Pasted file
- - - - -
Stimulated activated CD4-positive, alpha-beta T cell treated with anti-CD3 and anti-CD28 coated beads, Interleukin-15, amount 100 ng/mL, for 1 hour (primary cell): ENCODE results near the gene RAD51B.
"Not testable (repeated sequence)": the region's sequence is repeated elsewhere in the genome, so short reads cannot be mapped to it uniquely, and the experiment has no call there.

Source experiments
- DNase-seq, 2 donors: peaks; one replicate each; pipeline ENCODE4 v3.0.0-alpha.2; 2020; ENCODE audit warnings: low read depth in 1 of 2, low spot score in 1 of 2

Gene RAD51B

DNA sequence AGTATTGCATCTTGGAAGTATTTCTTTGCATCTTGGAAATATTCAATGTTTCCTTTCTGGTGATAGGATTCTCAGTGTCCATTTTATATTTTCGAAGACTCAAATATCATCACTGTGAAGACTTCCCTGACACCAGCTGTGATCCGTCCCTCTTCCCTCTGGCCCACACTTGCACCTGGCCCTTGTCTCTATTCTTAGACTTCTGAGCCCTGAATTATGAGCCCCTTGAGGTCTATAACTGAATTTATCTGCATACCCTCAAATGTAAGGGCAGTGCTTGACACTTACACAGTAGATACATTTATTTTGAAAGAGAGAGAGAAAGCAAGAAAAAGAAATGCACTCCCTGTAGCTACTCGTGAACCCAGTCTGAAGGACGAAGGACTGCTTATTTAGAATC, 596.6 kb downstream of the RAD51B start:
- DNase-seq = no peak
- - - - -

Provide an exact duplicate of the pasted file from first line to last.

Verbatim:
Stimulated activated CD4-positive, alpha-beta T cell treated with anti-CD3 and anti-CD28 coated beads, Interleukin-15, amount 100 ng/mL, for 1 hour (primary cell): ENCODE results near the gene RAD51B.
"Not testable (repeated sequence)": the region's sequence is repeated elsewhere in the genome, so short reads cannot be mapped to it uniquely, and the experiment has no call there.

Source experiments
- DNase-seq, 2 donors: peaks; one replicate each; pipeline ENCODE4 v3.0.0-alpha.2; 2020; ENCODE audit warnings: low read depth in 1 of 2, low spot score in 1 of 2

Gene RAD51B

DNA sequence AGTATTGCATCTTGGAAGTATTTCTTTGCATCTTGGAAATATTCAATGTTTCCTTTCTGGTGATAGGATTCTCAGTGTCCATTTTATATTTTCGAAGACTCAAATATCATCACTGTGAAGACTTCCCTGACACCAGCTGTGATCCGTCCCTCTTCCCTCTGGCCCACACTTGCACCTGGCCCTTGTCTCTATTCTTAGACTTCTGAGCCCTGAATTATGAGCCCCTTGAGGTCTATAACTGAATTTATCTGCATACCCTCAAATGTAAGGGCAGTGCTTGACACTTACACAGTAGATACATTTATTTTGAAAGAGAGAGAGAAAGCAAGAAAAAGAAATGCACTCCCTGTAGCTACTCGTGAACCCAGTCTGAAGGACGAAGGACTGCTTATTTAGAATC, 596.6 kb downstream of the RAD51B start:
- DNase-seq = no peak